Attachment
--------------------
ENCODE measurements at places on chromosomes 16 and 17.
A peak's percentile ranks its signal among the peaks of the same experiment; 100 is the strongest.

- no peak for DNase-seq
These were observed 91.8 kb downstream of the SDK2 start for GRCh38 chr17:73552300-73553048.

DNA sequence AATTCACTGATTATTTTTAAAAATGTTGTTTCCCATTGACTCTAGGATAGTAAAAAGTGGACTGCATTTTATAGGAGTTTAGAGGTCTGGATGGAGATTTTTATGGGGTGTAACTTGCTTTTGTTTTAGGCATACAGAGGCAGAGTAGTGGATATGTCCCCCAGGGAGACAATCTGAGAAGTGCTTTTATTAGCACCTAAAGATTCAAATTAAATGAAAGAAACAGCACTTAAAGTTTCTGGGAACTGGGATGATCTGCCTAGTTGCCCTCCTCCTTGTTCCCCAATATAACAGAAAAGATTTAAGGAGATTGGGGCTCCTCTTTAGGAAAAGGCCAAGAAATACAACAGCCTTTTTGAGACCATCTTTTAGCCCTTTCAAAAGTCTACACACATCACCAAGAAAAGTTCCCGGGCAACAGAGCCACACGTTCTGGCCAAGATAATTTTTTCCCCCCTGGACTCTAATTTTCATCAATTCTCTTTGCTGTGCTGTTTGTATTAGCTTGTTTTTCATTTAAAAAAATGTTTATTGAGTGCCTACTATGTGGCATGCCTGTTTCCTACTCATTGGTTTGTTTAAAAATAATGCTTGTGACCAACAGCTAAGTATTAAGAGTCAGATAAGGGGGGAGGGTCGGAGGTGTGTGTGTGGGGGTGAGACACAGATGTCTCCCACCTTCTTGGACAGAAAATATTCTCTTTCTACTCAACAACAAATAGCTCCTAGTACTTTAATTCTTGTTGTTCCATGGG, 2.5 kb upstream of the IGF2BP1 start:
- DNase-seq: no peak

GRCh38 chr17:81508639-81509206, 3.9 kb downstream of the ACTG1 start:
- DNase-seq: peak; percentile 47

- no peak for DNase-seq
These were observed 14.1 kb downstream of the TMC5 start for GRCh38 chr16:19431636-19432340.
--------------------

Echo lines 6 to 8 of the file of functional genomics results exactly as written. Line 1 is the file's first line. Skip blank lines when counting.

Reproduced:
- DNase-seq: no peak

GRCh38 chr17:81508639-81509206, 3.9 kb downstream of the ACTG1 start:
- DNase-seq: peak; percentile 47